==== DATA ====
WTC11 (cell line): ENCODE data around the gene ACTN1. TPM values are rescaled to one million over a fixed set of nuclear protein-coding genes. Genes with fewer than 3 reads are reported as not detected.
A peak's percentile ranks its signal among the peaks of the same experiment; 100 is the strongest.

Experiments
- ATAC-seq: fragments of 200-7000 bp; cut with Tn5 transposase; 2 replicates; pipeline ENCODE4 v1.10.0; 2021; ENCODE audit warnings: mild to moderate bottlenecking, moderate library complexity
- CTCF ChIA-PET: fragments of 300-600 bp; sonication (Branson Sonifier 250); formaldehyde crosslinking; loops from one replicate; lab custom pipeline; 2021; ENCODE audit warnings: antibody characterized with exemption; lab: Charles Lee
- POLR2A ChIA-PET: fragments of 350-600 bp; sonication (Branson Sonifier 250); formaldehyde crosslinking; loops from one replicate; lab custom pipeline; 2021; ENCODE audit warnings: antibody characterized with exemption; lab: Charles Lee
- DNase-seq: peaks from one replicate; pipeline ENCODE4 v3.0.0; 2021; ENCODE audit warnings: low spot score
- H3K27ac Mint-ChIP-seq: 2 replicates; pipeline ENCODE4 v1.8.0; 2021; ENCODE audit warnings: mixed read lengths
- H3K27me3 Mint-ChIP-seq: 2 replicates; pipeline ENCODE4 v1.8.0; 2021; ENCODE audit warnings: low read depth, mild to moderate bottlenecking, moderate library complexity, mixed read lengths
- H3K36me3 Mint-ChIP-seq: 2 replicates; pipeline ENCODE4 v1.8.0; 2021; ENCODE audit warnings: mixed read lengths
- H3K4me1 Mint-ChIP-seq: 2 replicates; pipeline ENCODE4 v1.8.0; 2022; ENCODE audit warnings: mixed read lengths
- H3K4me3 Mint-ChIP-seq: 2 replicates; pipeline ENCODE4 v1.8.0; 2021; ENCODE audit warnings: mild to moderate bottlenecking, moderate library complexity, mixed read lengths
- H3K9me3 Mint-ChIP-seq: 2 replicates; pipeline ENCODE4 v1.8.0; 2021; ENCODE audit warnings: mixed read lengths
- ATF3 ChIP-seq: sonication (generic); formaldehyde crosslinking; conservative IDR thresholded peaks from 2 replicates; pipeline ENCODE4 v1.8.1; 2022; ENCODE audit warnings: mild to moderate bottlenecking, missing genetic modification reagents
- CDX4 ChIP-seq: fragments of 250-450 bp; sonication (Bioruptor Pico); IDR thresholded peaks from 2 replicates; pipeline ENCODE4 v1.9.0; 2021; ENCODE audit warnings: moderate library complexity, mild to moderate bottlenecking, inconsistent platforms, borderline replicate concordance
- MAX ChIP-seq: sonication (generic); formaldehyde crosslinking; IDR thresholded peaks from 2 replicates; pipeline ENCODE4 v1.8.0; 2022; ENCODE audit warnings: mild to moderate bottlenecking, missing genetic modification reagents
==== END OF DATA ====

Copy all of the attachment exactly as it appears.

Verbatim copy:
WTC11 (cell line): ENCODE data around the gene ACTN1. TPM values are rescaled to one million over a fixed set of nuclear protein-coding genes. Genes with fewer than 3 reads are reported as not detected.
A peak's percentile ranks its signal among the peaks of the same experiment; 100 is the strongest.

Experiments
- ATAC-seq: fragments of 200-7000 bp; cut with Tn5 transposase; 2 replicates; pipeline ENCODE4 v1.10.0; 2021; ENCODE audit warnings: mild to moderate bottlenecking, moderate library complexity
- CTCF ChIA-PET: fragments of 300-600 bp; sonication (Branson Sonifier 250); formaldehyde crosslinking; loops from one replicate; lab custom pipeline; 2021; ENCODE audit warnings: antibody characterized with exemption; lab: Charles Lee
- POLR2A ChIA-PET: fragments of 350-600 bp; sonication (Branson Sonifier 250); formaldehyde crosslinking; loops from one replicate; lab custom pipeline; 2021; ENCODE audit warnings: antibody characterized with exemption; lab: Charles Lee
- DNase-seq: peaks from one replicate; pipeline ENCODE4 v3.0.0; 2021; ENCODE audit warnings: low spot score
- H3K27ac Mint-ChIP-seq: 2 replicates; pipeline ENCODE4 v1.8.0; 2021; ENCODE audit warnings: mixed read lengths
- H3K27me3 Mint-ChIP-seq: 2 replicates; pipeline ENCODE4 v1.8.0; 2021; ENCODE audit warnings: low read depth, mild to moderate bottlenecking, moderate library complexity, mixed read lengths
- H3K36me3 Mint-ChIP-seq: 2 replicates; pipeline ENCODE4 v1.8.0; 2021; ENCODE audit warnings: mixed read lengths
- H3K4me1 Mint-ChIP-seq: 2 replicates; pipeline ENCODE4 v1.8.0; 2022; ENCODE audit warnings: mixed read lengths
- H3K4me3 Mint-ChIP-seq: 2 replicates; pipeline ENCODE4 v1.8.0; 2021; ENCODE audit warnings: mild to moderate bottlenecking, moderate library complexity, mixed read lengths
- H3K9me3 Mint-ChIP-seq: 2 replicates; pipeline ENCODE4 v1.8.0; 2021; ENCODE audit warnings: mixed read lengths
- ATF3 ChIP-seq: sonication (generic); formaldehyde crosslinking; conservative IDR thresholded peaks from 2 replicates; pipeline ENCODE4 v1.8.1; 2022; ENCODE audit warnings: mild to moderate bottlenecking, missing genetic modification reagents
- CDX4 ChIP-seq: fragments of 250-450 bp; sonication (Bioruptor Pico); IDR thresholded peaks from 2 replicates; pipeline ENCODE4 v1.9.0; 2021; ENCODE audit warnings: moderate library complexity, mild to moderate bottlenecking, inconsistent platforms, borderline replicate concordance
- MAX ChIP-seq: sonication (generic); formaldehyde crosslinking; IDR thresholded peaks from 2 replicates; pipeline ENCODE4 v1.8.0; 2022; ENCODE audit warnings: mild to moderate bottlenecking, missing genetic modification reagents